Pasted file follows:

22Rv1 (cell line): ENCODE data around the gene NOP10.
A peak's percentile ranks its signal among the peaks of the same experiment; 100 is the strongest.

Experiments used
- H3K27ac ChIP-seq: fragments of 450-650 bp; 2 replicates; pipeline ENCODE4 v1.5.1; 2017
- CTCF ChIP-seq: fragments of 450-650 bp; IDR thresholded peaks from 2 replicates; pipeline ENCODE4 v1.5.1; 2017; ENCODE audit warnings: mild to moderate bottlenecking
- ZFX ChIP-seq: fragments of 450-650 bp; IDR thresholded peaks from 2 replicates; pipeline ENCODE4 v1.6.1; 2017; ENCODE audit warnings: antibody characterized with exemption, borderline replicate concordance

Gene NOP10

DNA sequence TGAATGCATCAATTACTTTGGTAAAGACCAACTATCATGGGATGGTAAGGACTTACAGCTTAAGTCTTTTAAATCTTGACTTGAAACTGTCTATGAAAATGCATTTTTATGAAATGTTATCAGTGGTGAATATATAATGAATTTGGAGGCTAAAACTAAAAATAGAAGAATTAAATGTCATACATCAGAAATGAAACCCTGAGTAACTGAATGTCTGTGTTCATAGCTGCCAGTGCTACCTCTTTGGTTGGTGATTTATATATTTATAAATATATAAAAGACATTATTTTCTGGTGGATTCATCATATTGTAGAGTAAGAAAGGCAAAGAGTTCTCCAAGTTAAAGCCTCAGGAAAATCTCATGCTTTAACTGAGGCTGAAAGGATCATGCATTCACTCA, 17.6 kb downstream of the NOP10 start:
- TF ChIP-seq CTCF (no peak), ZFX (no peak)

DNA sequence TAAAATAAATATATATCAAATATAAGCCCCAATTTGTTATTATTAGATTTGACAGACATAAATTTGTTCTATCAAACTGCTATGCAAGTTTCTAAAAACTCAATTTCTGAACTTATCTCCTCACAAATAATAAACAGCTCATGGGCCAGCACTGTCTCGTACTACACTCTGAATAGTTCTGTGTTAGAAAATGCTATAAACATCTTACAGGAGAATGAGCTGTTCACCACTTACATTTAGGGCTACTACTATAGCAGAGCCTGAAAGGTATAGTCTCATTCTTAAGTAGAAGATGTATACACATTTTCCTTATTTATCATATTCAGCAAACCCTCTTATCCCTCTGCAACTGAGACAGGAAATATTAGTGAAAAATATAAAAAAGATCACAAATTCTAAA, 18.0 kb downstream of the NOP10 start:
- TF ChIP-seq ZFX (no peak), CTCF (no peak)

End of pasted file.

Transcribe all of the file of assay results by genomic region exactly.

22Rv1 (cell line): ENCODE data around the gene NOP10.
A peak's percentile ranks its signal among the peaks of the same experiment; 100 is the strongest.

Experiments used
- H3K27ac ChIP-seq: fragments of 450-650 bp; 2 replicates; pipeline ENCODE4 v1.5.1; 2017
- CTCF ChIP-seq: fragments of 450-650 bp; IDR thresholded peaks from 2 replicates; pipeline ENCODE4 v1.5.1; 2017; ENCODE audit warnings: mild to moderate bottlenecking
- ZFX ChIP-seq: fragments of 450-650 bp; IDR thresholded peaks from 2 replicates; pipeline ENCODE4 v1.6.1; 2017; ENCODE audit warnings: antibody characterized with exemption, borderline replicate concordance

Gene NOP10

DNA sequence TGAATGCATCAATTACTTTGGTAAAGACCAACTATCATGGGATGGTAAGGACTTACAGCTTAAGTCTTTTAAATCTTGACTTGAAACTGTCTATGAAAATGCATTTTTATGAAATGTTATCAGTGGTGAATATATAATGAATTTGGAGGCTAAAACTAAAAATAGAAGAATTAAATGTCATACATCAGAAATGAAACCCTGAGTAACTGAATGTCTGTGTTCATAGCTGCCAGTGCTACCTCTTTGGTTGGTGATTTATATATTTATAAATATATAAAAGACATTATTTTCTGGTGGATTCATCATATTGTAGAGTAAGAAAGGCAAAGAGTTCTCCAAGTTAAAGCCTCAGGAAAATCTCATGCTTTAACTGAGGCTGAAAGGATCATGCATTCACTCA, 17.6 kb downstream of the NOP10 start:
- TF ChIP-seq CTCF (no peak), ZFX (no peak)

DNA sequence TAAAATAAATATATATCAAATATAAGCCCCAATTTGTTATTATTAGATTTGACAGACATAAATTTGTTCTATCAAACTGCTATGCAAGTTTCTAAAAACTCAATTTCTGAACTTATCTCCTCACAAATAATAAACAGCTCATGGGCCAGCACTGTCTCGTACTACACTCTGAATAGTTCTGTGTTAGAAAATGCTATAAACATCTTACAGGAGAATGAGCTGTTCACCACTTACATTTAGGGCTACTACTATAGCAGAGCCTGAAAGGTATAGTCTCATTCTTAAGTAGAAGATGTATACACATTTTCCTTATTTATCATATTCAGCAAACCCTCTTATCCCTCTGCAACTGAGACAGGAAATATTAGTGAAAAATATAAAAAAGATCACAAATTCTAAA, 18.0 kb downstream of the NOP10 start:
- TF ChIP-seq ZFX (no peak), CTCF (no peak)